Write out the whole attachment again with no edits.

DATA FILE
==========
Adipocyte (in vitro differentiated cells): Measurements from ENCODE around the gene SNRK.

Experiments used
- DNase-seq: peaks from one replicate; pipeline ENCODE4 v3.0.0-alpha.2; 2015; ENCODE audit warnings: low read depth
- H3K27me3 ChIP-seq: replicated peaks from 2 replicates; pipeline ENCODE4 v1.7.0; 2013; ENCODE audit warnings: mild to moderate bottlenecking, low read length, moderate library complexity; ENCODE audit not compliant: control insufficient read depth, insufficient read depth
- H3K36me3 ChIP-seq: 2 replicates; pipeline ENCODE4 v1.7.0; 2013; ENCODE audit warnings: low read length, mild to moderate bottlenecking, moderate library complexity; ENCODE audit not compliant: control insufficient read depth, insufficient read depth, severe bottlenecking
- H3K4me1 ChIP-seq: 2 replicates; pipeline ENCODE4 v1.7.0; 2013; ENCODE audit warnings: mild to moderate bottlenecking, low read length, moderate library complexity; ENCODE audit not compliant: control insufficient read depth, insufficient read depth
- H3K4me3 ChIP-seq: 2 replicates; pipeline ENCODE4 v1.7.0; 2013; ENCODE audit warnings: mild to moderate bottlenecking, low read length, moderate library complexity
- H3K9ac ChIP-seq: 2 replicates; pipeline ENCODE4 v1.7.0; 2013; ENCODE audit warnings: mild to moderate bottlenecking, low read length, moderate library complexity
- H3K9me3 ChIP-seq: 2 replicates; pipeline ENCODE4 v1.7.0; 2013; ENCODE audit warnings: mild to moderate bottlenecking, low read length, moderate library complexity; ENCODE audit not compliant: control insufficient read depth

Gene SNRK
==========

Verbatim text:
Adipocyte (in vitro differentiated cells): Measurements from ENCODE around the gene SNRK.

Experiments used
- DNase-seq: peaks from one replicate; pipeline ENCODE4 v3.0.0-alpha.2; 2015; ENCODE audit warnings: low read depth
- H3K27me3 ChIP-seq: replicated peaks from 2 replicates; pipeline ENCODE4 v1.7.0; 2013; ENCODE audit warnings: mild to moderate bottlenecking, low read length, moderate library complexity; ENCODE audit not compliant: control insufficient read depth, insufficient read depth
- H3K36me3 ChIP-seq: 2 replicates; pipeline ENCODE4 v1.7.0; 2013; ENCODE audit warnings: low read length, mild to moderate bottlenecking, moderate library complexity; ENCODE audit not compliant: control insufficient read depth, insufficient read depth, severe bottlenecking
- H3K4me1 ChIP-seq: 2 replicates; pipeline ENCODE4 v1.7.0; 2013; ENCODE audit warnings: mild to moderate bottlenecking, low read length, moderate library complexity; ENCODE audit not compliant: control insufficient read depth, insufficient read depth
- H3K4me3 ChIP-seq: 2 replicates; pipeline ENCODE4 v1.7.0; 2013; ENCODE audit warnings: mild to moderate bottlenecking, low read length, moderate library complexity
- H3K9ac ChIP-seq: 2 replicates; pipeline ENCODE4 v1.7.0; 2013; ENCODE audit warnings: mild to moderate bottlenecking, low read length, moderate library complexity
- H3K9me3 ChIP-seq: 2 replicates; pipeline ENCODE4 v1.7.0; 2013; ENCODE audit warnings: mild to moderate bottlenecking, low read length, moderate library complexity; ENCODE audit not compliant: control insufficient read depth

Gene SNRK